Walk in the Countryside

I have found that if I am really stressed, then I lose my appetite and just can’t eat anything. Yet, for others, stress causing the opposite effect. The common ‘go to’ food seems to be everything that is unhealthy for us, indulging in a box of chocolates, a tub of ice cream or everything ‘forbidden’ food there is. Whatever way stress affects our eating habits, we need to remember that sometimes we do need to treat ourselves, to be good to ourselves (we deserve it) but to find that ideal balance to eat sensibly.

Comfort Food

I think one of the most important things to remember when we (or others) are feeling stressed, is to feel comfortable enough to talk openly about feeling or being stressed. Stress is not to be buried in the closet like a shameful issue. We all get stressed. It is good to share our coping mechanisms. If something works for you, then it may help someone else who is feeling stressed.

Crafts can be a great tool in helping us when we feel stressed, especially when we can gather together in a safe place and share our feelings. When I started doing classes here at home, I never thought they would mean so much, far more than just a group of ladies gathering together to share a love of crafting. Those sessions became therapy, a safe place where we would gather together and find time for ourselves. The kettle was put on, baking brought out and the crafting put aside. There was many a time when there was no crafting done. The look on a person’s face when they turned up for the class, was enough to know that what they needed more than crafting was being able to feel safe, talk and express themselves and allow others to help, offer advice or a listening ear, just simple support and understanding is all that is needed at times. I have lost count at how many times the classes have been therapy sessions, with the ‘thank you’ afterwards, on how much they needed that and it helped to relief the stress they were experiencing.

Class Table

If we have somewhere to go, where we feel safe and able to take time out for ourselves, then we need to ensure that we do this when we need to find ‘our happy place’. It is hard at the moment; as social gatherings are not allowed. This makes it truly difficult, as I think that with all that is going on at the moment in the world, having social gatherings are doubly important, for our mental and physical wellbeing. Many of us live alone and have been isolating for nearly a year and have not ventured out as much as we were used to.

I know that as a person, I love my own company and even as a child, I loved nothing more than playing by myself. My mother told me (when I was an adult) that I used to get very stressed as a child, to the point where she had to give me a day off school once in a while, in order for me to de stress and just recharge myself. I have fond memories of playing for hours behind the sofa in the lounge, building cities and farms with my Lego, toy cars and animals (I was not a girly girl). I didn’t really know the reason why as I was so young, but those memories stay with me as it was ‘my happy place’. As I got older, I got interested in crafting, learning to sew on the machine when I was 7yrs and then learning to knit, crochet and do cross stitch.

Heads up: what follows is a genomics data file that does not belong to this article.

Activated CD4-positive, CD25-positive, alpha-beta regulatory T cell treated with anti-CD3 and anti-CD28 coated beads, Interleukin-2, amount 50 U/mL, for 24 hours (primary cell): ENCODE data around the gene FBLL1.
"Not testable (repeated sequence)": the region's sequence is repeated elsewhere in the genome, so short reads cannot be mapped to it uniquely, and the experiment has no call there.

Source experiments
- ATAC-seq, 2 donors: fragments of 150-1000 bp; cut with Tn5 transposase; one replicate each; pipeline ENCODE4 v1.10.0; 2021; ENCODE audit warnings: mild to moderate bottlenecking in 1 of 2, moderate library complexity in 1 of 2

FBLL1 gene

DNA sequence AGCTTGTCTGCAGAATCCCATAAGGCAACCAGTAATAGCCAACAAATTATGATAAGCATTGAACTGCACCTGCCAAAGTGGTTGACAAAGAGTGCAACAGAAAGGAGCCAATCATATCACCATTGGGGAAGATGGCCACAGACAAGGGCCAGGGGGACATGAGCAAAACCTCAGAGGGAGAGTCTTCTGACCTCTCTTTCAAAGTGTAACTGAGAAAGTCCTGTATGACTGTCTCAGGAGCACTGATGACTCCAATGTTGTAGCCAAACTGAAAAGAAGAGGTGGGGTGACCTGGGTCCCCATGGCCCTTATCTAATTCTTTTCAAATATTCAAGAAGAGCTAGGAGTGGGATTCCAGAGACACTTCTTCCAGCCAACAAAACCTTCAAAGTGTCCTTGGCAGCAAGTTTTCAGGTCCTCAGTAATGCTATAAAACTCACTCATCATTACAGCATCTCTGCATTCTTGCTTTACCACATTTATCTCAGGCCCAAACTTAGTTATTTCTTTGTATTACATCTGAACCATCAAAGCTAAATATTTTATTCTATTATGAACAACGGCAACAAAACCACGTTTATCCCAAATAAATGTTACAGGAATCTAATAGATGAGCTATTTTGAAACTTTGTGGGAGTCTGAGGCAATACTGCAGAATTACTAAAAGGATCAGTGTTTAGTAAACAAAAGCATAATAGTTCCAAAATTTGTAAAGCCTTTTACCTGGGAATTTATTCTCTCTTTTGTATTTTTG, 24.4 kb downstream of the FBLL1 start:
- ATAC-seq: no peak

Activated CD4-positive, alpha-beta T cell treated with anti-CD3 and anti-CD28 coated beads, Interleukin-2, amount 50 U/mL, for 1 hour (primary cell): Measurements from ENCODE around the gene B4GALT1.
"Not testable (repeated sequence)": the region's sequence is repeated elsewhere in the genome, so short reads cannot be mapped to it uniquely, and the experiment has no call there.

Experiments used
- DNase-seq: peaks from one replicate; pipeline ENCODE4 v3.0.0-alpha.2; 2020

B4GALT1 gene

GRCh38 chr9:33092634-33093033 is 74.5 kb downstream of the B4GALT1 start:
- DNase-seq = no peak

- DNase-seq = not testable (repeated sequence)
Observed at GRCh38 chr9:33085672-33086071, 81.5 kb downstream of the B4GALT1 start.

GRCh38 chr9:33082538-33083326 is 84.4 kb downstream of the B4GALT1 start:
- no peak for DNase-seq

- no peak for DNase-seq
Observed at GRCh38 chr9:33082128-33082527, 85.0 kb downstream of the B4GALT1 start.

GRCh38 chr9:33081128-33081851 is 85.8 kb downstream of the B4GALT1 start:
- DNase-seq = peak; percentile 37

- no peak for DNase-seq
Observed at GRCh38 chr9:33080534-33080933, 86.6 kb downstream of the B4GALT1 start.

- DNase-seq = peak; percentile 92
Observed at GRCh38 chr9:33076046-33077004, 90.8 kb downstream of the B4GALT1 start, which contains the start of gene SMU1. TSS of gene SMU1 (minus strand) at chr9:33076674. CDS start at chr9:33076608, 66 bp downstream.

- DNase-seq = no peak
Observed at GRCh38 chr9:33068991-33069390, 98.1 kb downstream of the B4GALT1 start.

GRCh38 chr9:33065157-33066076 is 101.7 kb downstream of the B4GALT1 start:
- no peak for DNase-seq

When the first lockdown came, I thought that it was a dream come true – being on our own, spending the days without people and doing what we wanted. It didn’t last for long. Even if we prefer to be on our own, we still need contact with others. No amount of crafting on our own can replace human contact.

So, how does this blog connect stress awareness and Nifty Needles? I feel that a great way to become more aware of stress and how to combat it, would be by hosting some free zoom sessions, where we can ‘come together’, virtually and make time for ourselves to relax and reconnect. I will have more details on those sessions on my Facebook page and will have the link for booking onto them on the website.

Social Crafting

I also want to ‘stress’ the role that crafting can play in helping us to relax and recharge our batteries when we are feeling stressed. There are some great craft kits available on the website that is a brilliant way to help us relax and find time for ourselves. Even learning a new skill or craft is a great way help combat stress. At the beginning of 2020, Alyssa and I enrolled in a ceramics course at the tech. I wanted to find something that we could do to ensure that we took time out for ourselves. There were times when, the last thing I wanted to do, after teaching long workshops all week, was to go out in the evening (my only free evening in the week) to do a course. But, I am so glad that we made the effort and went there, even if we would rather be at home in front of the television. Once we got there and started creating, the stress just seemed to fall off. After 2.5 hours of playing with the clay we felt so much better. I also think it was also a bonus when we saw the finished product that we had. We got out, learnt new skills, and were able to ‘lose ourselves’ and relax.

Ceramics Course

How do you respond to stress? What are the ways that you have found that help you to relax and combat skill? It is a good opportunity to share your stress relief solutions to others. 

So why not, make April the month where you ensure you take time out for yourself, do some crafting and just relax and be good to yourself. Learn to notice the warning signs that you are stressed and take yourself out of the equation, even if it is only for a walk, curling up with a book or doing some crafting. Check out our website and the craft kits we have available and learn a new skill – https://niftyneedles.com/shop/